3. Financial solutions: Non-complience can also root from financial difficulties. Healthcare providers, pharma, insurance companies have to be able to work together to find a better system to help patients in need to pay for their medication. To imply that patients come first and not collaborating for a more sufficient way for them to finance their medications is simply misleading.
  4. Marketing tools for adherence: Marketers often focus on the great results and advantages of taking a certain drug. They often forget to emphasize that partial treatment is not a treatment. Through conventional marketing, social media platforms and educational portals pharma has great tools to inform patients and advertise adherence. These tools could be the base of comprehensive compliance campaigns.

(Source: World of DTC Marketing)

Why Would You Say No To Social Media?

Recently I read an article that questioned the relevance and the justification of social media in healthcare. I would like to go through some of the interestingly put, misinterpreted and weirdly positioned arguments the post included to prove my point, that social media in fact has (or should have) an important role in healthcare.

Talking about today’s pharmaceutical era the article states that:

  • most consumers do not want to connect with drug companies on social media
  • most drug companies don’t have the resources to talk to people via social media

What do we base the first statement on? The fact that consumers don’t connect with pharma on social sites could apply that the conditions need to be changed. Maybe the drug companies need to be willing to communicate as well? Just a thought. And to say that drug companies don’t have the resources to talk to consumers via social media is almost comical. An multi-trillion industry that spends billions of dollars on TV and print ads can’t hire a few dozen people to set up Facebook pages for free and monitor them?

Reading the article I had the feeling that a relatively big section of the text contradicted the title of the article. How can you make a statement, that social media is not the answer and has no future in healthcare, then write the following:

Social media is a way of looking at marketing and realizing that today consumers want more control about what they purchase, why they purchase it and especially what goes in their bodies. Hell now there is even conflicting news stories about common OTC products that may not be completely safe !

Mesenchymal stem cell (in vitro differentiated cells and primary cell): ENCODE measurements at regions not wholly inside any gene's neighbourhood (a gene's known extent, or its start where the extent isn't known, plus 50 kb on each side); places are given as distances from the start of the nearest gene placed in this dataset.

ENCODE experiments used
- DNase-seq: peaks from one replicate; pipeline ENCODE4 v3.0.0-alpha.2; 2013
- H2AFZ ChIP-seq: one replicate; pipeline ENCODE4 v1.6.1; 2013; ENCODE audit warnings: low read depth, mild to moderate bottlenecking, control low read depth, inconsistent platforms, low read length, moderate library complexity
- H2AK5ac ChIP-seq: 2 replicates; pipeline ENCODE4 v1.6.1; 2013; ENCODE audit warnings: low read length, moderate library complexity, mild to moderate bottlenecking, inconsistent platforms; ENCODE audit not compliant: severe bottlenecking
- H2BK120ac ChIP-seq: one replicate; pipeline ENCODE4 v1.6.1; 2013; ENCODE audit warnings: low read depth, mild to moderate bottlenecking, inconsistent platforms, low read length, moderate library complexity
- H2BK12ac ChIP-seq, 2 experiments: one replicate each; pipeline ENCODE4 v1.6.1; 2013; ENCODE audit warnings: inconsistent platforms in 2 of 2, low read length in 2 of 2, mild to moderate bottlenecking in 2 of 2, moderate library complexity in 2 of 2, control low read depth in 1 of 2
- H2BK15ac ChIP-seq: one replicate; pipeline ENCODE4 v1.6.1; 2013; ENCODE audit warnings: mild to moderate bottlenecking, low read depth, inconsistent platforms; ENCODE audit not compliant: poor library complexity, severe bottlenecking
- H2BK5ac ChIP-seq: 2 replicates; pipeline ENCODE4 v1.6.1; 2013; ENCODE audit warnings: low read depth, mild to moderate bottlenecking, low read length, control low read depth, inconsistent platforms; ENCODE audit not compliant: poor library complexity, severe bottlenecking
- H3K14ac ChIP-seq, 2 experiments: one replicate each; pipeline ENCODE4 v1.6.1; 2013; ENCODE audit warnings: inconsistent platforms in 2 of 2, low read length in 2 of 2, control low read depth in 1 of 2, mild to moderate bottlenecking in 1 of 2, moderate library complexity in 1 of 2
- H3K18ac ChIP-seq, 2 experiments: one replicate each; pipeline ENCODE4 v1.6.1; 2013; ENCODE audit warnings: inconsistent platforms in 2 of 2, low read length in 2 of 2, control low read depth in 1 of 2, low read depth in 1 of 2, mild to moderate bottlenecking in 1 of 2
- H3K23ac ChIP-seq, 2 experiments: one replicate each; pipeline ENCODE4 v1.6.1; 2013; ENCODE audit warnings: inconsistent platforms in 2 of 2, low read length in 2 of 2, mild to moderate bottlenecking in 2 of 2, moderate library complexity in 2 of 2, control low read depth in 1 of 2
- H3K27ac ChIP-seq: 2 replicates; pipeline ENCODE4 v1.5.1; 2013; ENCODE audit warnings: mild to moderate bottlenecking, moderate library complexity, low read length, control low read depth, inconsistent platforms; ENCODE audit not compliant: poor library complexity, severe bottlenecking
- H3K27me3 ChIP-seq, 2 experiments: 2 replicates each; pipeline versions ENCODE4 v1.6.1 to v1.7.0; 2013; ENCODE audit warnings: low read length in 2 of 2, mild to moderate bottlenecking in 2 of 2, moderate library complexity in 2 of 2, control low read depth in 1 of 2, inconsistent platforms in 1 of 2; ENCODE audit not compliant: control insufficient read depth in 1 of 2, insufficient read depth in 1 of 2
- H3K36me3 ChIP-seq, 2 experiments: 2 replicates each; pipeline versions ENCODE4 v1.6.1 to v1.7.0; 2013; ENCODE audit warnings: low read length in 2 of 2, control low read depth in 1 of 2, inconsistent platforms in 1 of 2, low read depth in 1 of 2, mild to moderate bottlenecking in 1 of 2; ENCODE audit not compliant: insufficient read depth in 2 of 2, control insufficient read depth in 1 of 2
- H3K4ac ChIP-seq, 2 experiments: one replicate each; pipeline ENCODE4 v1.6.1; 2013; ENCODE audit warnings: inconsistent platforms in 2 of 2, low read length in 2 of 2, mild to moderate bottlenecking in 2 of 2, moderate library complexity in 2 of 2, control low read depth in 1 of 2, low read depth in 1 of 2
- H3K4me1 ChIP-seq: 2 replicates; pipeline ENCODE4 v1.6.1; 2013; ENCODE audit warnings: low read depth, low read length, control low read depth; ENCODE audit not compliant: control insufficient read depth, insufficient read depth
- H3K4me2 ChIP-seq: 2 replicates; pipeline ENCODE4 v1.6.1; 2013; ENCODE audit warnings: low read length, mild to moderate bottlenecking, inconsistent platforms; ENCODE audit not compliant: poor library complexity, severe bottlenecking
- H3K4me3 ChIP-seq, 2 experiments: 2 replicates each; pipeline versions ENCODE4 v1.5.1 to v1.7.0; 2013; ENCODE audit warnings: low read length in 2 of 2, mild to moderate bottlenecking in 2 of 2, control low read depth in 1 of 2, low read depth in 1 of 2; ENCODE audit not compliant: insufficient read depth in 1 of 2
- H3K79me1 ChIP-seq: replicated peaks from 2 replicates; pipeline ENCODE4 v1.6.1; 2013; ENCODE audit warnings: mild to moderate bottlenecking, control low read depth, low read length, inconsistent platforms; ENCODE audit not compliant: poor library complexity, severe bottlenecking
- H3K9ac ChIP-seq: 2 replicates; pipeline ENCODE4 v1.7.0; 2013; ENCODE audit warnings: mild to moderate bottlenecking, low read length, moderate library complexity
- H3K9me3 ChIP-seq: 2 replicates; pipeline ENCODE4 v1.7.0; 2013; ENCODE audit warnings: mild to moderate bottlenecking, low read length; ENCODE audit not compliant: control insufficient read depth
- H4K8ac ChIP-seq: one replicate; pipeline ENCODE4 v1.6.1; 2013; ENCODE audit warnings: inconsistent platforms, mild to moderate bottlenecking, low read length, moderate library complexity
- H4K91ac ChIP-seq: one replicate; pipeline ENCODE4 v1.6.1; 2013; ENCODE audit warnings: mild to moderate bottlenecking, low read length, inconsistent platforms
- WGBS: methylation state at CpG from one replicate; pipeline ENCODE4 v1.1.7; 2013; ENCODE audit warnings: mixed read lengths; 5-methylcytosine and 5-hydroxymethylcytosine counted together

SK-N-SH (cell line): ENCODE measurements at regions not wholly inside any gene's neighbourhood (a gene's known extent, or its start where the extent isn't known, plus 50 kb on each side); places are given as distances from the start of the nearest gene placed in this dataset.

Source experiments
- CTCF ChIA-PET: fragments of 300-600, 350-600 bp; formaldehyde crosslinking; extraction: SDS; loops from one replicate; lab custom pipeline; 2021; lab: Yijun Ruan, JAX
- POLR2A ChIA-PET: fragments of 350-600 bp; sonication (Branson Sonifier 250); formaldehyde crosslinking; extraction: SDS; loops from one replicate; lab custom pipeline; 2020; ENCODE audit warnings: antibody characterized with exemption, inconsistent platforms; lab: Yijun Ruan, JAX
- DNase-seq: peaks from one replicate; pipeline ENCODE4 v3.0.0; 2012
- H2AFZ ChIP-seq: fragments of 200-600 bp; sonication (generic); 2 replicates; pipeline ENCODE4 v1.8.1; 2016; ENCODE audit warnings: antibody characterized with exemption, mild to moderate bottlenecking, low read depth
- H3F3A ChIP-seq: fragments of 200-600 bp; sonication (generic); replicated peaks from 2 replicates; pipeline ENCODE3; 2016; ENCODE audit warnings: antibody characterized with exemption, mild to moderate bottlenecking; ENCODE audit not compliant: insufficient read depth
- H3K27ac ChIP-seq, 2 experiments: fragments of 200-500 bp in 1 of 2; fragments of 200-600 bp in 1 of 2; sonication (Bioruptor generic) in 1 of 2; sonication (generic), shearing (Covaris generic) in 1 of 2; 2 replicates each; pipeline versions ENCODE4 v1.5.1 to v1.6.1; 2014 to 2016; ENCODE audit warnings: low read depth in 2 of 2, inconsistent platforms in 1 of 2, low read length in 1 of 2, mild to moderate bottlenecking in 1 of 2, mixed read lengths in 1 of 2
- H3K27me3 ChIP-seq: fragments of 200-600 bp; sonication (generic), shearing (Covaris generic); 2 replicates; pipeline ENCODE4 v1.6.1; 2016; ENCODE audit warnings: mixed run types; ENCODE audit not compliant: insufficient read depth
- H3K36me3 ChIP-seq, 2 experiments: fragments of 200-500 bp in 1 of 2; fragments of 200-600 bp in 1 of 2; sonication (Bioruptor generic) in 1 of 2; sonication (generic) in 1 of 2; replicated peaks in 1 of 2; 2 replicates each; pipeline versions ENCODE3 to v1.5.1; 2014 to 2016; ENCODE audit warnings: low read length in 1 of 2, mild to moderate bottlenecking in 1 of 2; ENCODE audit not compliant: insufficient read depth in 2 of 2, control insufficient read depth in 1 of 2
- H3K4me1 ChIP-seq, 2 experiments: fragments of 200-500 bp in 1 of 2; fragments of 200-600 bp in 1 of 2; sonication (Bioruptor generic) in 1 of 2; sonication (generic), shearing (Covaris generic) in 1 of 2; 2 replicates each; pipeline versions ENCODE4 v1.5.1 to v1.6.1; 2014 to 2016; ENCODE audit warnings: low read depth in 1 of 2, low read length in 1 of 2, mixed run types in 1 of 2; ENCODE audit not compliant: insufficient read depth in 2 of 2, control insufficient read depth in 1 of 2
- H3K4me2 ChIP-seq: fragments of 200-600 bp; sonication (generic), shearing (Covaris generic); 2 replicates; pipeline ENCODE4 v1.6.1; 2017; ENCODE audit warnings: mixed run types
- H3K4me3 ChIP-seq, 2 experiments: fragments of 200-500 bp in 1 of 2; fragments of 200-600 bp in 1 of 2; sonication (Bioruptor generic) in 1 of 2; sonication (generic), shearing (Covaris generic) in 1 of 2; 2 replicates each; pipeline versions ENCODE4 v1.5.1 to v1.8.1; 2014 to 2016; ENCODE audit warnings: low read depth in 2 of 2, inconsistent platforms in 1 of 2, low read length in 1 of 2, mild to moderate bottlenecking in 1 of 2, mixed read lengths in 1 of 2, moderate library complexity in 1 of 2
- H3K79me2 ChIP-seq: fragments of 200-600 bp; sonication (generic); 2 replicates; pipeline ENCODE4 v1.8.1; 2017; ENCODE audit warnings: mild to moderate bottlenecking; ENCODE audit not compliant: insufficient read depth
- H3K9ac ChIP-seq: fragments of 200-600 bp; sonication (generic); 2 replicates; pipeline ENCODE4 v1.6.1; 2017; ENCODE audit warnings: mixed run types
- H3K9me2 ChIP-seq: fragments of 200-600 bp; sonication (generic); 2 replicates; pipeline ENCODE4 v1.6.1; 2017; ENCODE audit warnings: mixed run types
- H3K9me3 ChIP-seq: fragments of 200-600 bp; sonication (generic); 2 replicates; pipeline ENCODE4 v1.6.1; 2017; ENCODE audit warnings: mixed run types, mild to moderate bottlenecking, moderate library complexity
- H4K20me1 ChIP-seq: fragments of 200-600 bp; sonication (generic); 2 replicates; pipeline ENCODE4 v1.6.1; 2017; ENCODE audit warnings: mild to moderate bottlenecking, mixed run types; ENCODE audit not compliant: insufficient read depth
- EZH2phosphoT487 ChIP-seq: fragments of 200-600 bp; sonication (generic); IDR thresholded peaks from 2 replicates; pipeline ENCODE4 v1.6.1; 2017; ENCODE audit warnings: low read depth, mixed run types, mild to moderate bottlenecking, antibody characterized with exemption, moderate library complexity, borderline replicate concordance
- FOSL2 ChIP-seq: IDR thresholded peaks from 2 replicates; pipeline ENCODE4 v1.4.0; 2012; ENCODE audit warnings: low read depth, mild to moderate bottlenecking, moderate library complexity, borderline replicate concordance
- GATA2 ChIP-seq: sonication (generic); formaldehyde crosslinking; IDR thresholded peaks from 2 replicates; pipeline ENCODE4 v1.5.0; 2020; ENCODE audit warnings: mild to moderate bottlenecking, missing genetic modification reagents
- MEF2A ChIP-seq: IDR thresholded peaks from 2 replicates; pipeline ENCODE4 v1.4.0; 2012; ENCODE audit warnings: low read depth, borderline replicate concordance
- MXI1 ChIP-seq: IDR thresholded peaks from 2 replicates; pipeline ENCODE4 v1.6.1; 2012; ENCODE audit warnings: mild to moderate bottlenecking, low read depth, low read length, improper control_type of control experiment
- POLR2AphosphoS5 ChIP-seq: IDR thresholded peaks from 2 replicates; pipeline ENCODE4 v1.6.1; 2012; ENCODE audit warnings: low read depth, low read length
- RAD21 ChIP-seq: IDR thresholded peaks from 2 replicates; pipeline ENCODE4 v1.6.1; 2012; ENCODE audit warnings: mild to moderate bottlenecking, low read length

The drug industry has long ignored consumers who want to be heard and give feedback. To them it’s all about push marketing with message testing and while that may meet some brand objectives it’s not enough at a time when less people are going to their doctor and less are filling Rx’s.

If you realize that there is a demand for more information and control over purchases, you realize that consumers want to ask questions and give feedback and that these demands are being ignored for the most part by pharma companies, how can you deny the importance and convenience of social media as a tool.

It is true that social media in itself can’t change healthcare, you need informed and creative people to operate social channels as tools. But the answer is not to take out social media from the equation, but add the right professional forces. It is definitely not the comfortable solution since it’s time-consuming and involves a great deal of work, but on the long run it is still more productive than to say no to social media based on fabricated and contradictory reasons.

(Source: DTC Marketing)

Pharma Ads And Online Boundaries

It is interesting to see how different online media companies go about  find setting up rules for pharmaceutical content on their platforms. Some learn from their own experiences, some are careful from the start.

Google for example had to learn the hard way that strict control is needed when it comes to prescription drug ads appearing online. The web giant paid 500 Million dollars in a settlement over AdWords content advertising illegal import of Canadian drugs into the United States. And signs suggest that the company was prepared to handle a situation like this, since the amount was set aside for this purpose. But the hit taken by Google was still enormous: the 500 Million dollars roughly equal the company’s revenue from the Canadian pharmacy ads, plus the pharmacies’ revenue from sales to U.S. customers.

Facebook seems to be trying to avoid a similar fail. Just recently the company updated its already strict Advertising Guidelines. The description of rules has a separate section for pharmaceuticals and supplements that could be very helpful when creating effective Facebook ads.

Pharmaceuticals and Supplements

Ads must not promote the sale of prescription pharmaceuticals. Ads for online pharmacies are prohibited except that ads for certified pharmacies may be permitted with prior approval from Facebook.

Ads that promote dietary and herbal supplements are generally permitted, provided they do not promote products containing anabolic steroids, chitosan, comfrey, dehydroepiandrosterne, ephedra, human growth hormones, melatonin, and any additional products deemed unsafe or questionable by Facebook in its sole discretion.

Depending on your contract with Google you are not entirely in charge what appears among the ads. On Facebook as well several ads appear on your Page that were selected based on only the main focus of your profile. Still I feel more comfortable with Facebook’s solution since the same clear rules apply to all advertisers.

Setting up a Facebook ad is easy, but it also has the crucial step of approval process integrated. From Google’s settlement it seems that they should apply similar restrictions as well.

What do you prefer: Google AdWords or Facebook ads? Let us know in the comments section below!

(Source: Reuters, Facebook)

Social Media – Obsessed With Numbers

It seems to me that when it comes to different social media platforms, we tend to focus only on how many people use these applications. And because this number is constantly changing, it gives bloggers, publishers, etc. something to keep writing about.